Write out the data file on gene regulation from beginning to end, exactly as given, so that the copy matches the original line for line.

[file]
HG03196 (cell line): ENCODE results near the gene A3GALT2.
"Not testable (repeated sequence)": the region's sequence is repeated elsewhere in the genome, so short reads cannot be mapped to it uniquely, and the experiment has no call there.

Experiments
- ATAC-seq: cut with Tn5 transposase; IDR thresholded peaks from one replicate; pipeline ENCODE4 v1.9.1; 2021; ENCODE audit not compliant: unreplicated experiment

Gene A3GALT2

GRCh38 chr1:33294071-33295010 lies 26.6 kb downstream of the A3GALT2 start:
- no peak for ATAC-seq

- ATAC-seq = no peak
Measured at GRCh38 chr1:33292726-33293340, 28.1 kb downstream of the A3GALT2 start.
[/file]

HG03196 (cell line): ENCODE results near the gene A3GALT2.
"Not testable (repeated sequence)": the region's sequence is repeated elsewhere in the genome, so short reads cannot be mapped to it uniquely, and the experiment has no call there.

Experiments
- ATAC-seq: cut with Tn5 transposase; IDR thresholded peaks from one replicate; pipeline ENCODE4 v1.9.1; 2021; ENCODE audit not compliant: unreplicated experiment

Gene A3GALT2

GRCh38 chr1:33294071-33295010 lies 26.6 kb downstream of the A3GALT2 start:
- no peak for ATAC-seq

- ATAC-seq = no peak
Measured at GRCh38 chr1:33292726-33293340, 28.1 kb downstream of the A3GALT2 start.